Fortid

Völuspá Part III: Fall of the Ages

Written by: EW on 14/05/2010 00:00:10

Black metal and it's many offshoots, continually churning out admirable releases week after week. Next in that line to be dissected: Fortid (or Fortíð as they would say) - an Icelandic (though Norwegian based) Viking-influenced band now on their album, "Völuspá Part III: Fall of the Ages" though totally new to my ears and eyes. The albums' cover suggests of a release epic in scale and ambition, an idea that is realised in the slow-build up through opener "Til Hinna Fornu Sala", where after 3-and-a-half minutes of warm atmospheric soundscapes the band crash in with a punishingly dark and commendable riff, reminding me in combination of Thyrfing and Jotunspor and naturally being very much the work of a band from the very northern reaches of Europe.

It is however track two where we really begin to find out what Fortid are about ("Austursins Heimsenda Her"). In many aspects Fortid are a relic of the early 90's Norwegian sound with a dark atmosphere, great natural drum sound and Ihsahn-like vocals, but their main separator comes in the form of the 'epicness' inherent within many of their riffs, lending the 'Viking' tag being slapped on the band. These riffs alone, pinching bits of Kampfar and Windir/Cor Scorpii (see "Heltekinn"), are not the finished article nor the ultimate example of just how 'epic' this style can go but the conviction with which Fortid have penned them is not exactly hidden. The 8-minute "Austursins Heimsenda Her" has the time for some of the best incorporated clean/chanting vocals I've heard in quite a while, which are followed up in "Ný Dögun" where they perch delicately on strumming acoustic guitar and a true epic metal feeling. "Heltekinn" reveals the band's tactic in alternating the slow and fast periods of music, which have allowed both room to breathe and offer the wares of their musical conviction, before closer "Framtíð" quickly becomes the album's most majestic track and shows the grit and drama that should be present in music of this kind - the virtues that a well-judged production can bring to a record heh? Despite being 10 minutes long, the grander elements of black/'Viking' metal shine throughout it's different stages, as the album draws to a close without any fireworks or extravagance; a modesty in keeping with how the whole album has been approached from the opening atmospherics right through to these closing, swirling riffs.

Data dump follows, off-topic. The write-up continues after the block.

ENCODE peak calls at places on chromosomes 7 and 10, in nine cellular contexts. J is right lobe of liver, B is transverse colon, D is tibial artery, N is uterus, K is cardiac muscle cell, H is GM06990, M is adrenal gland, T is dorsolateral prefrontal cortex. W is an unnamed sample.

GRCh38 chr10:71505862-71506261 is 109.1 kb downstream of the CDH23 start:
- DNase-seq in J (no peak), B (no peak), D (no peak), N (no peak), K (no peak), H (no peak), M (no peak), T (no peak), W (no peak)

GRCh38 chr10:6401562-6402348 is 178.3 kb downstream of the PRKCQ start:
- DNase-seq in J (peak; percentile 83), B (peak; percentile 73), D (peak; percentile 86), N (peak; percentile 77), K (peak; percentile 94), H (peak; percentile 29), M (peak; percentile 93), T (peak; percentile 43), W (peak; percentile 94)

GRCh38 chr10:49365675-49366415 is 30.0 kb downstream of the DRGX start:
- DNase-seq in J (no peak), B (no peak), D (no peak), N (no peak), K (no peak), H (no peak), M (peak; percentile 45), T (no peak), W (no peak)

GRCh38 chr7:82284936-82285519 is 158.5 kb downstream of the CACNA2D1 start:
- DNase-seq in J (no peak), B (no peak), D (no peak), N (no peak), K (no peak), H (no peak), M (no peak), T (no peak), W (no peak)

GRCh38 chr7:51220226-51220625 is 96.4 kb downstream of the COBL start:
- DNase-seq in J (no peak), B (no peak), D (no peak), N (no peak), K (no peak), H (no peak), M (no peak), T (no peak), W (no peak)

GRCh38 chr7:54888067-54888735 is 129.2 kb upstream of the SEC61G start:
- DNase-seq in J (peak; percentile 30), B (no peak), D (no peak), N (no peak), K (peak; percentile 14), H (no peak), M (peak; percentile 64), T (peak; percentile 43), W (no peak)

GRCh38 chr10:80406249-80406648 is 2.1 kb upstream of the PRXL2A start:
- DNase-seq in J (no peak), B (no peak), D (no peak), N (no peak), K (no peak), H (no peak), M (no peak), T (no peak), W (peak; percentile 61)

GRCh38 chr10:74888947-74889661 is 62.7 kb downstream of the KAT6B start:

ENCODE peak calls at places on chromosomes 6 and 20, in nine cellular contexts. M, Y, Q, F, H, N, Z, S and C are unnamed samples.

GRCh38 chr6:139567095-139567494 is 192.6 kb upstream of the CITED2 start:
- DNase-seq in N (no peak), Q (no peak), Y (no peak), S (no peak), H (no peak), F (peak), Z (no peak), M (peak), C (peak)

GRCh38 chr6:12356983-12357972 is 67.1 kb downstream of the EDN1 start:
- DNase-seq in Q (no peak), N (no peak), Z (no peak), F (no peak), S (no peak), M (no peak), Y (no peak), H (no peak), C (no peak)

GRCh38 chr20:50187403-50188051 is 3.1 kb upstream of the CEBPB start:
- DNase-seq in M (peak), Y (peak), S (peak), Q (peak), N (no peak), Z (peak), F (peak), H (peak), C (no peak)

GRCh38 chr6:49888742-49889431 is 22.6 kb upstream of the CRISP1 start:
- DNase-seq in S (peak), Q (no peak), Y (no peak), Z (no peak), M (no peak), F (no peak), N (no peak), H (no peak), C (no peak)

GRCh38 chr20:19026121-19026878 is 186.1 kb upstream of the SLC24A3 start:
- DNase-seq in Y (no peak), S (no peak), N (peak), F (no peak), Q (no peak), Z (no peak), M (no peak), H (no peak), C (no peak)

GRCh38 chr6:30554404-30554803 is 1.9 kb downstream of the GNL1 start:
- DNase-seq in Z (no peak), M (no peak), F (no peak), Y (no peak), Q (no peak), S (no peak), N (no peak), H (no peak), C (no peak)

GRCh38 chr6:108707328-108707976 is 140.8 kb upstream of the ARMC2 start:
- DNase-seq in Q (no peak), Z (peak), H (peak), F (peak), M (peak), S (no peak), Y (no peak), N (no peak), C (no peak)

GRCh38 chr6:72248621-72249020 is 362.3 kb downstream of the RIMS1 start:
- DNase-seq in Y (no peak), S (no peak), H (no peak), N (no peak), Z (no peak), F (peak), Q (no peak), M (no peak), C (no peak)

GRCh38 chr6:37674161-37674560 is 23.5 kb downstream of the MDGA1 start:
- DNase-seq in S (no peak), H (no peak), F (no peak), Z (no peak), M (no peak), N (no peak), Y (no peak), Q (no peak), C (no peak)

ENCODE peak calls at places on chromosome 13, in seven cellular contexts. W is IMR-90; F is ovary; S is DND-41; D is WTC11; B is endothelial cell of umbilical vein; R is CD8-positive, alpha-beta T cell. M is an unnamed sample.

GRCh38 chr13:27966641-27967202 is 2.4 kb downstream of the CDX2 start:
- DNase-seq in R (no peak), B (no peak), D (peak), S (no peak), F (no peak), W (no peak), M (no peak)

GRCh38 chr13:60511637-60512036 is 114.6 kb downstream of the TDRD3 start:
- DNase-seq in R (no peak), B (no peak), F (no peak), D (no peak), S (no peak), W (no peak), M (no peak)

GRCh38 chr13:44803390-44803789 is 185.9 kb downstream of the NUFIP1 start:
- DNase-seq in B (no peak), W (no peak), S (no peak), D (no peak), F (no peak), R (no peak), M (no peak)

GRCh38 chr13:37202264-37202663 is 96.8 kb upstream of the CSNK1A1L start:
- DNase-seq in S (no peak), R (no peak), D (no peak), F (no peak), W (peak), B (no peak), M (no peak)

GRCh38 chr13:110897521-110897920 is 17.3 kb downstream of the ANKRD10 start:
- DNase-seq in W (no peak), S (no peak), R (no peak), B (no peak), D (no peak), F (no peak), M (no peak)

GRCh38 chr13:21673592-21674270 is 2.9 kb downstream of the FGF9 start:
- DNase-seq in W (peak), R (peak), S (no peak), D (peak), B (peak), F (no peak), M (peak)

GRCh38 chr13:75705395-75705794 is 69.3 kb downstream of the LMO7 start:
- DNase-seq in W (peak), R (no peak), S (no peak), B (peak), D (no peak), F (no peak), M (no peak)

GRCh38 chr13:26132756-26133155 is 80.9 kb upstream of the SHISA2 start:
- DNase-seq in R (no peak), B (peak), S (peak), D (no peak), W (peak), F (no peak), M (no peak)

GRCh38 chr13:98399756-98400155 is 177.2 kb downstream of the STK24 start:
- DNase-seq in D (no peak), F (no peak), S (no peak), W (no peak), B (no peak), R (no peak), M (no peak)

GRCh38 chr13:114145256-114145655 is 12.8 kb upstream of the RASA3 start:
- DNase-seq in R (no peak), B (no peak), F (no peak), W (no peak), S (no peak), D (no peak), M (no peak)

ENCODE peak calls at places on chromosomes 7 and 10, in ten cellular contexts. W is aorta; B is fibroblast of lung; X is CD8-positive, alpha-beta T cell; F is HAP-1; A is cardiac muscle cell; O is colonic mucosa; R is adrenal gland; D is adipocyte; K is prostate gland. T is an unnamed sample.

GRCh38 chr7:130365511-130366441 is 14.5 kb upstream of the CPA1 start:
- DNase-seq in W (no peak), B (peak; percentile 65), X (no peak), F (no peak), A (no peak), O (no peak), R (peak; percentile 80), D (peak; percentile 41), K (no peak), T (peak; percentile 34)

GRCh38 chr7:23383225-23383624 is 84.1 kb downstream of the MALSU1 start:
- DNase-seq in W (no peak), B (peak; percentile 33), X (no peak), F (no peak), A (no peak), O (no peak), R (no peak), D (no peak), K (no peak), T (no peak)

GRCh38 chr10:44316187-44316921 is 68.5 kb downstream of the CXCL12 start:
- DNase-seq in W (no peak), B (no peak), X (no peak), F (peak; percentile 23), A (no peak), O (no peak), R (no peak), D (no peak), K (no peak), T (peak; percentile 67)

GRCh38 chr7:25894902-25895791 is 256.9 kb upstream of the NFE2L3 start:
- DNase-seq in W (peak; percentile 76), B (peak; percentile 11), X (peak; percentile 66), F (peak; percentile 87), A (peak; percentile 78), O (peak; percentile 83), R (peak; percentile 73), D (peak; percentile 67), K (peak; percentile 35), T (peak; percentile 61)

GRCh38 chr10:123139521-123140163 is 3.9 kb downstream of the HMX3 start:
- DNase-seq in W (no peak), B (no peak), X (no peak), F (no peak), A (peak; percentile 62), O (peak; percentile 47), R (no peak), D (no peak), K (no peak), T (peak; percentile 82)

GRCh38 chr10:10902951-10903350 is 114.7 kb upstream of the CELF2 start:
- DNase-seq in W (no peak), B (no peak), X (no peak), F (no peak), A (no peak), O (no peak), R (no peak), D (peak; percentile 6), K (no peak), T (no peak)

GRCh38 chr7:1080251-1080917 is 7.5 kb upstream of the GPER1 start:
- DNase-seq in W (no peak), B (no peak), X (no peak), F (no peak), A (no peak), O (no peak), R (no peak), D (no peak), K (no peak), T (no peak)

In this writer's opinion Windir are the ultimate benchmark for all things 'epic' and 'black', being that they so effortlessly crafted music than seems to transcend dimensions, and thus I feel Fortid are not unworthy of a review against them. "Framtíð" and "Heltekinn" offer riffs approaching Windir's levels of brilliance while the overall variation and atmosphere within "Voluspa Part III: Fall Of The Ages" sees them fall not much short of how majestic Viking/black metal can become in the genre's upper echelons. No doubt at the blacker end of the Viking metal scale, Fortid‘s third album is as powerful as the cover that adorns it and definitely comes with my recommendation to all fans of the original feelings at the heart of epically-inclined extreme metal.

8

Download: Framtíð, Heltekinn
For the fans of: Cor Scorpii, Enslaved, Thyrfing, Kampfar
Listen: Myspace

Release date 26.03.2010
Schwarzdorn Productions

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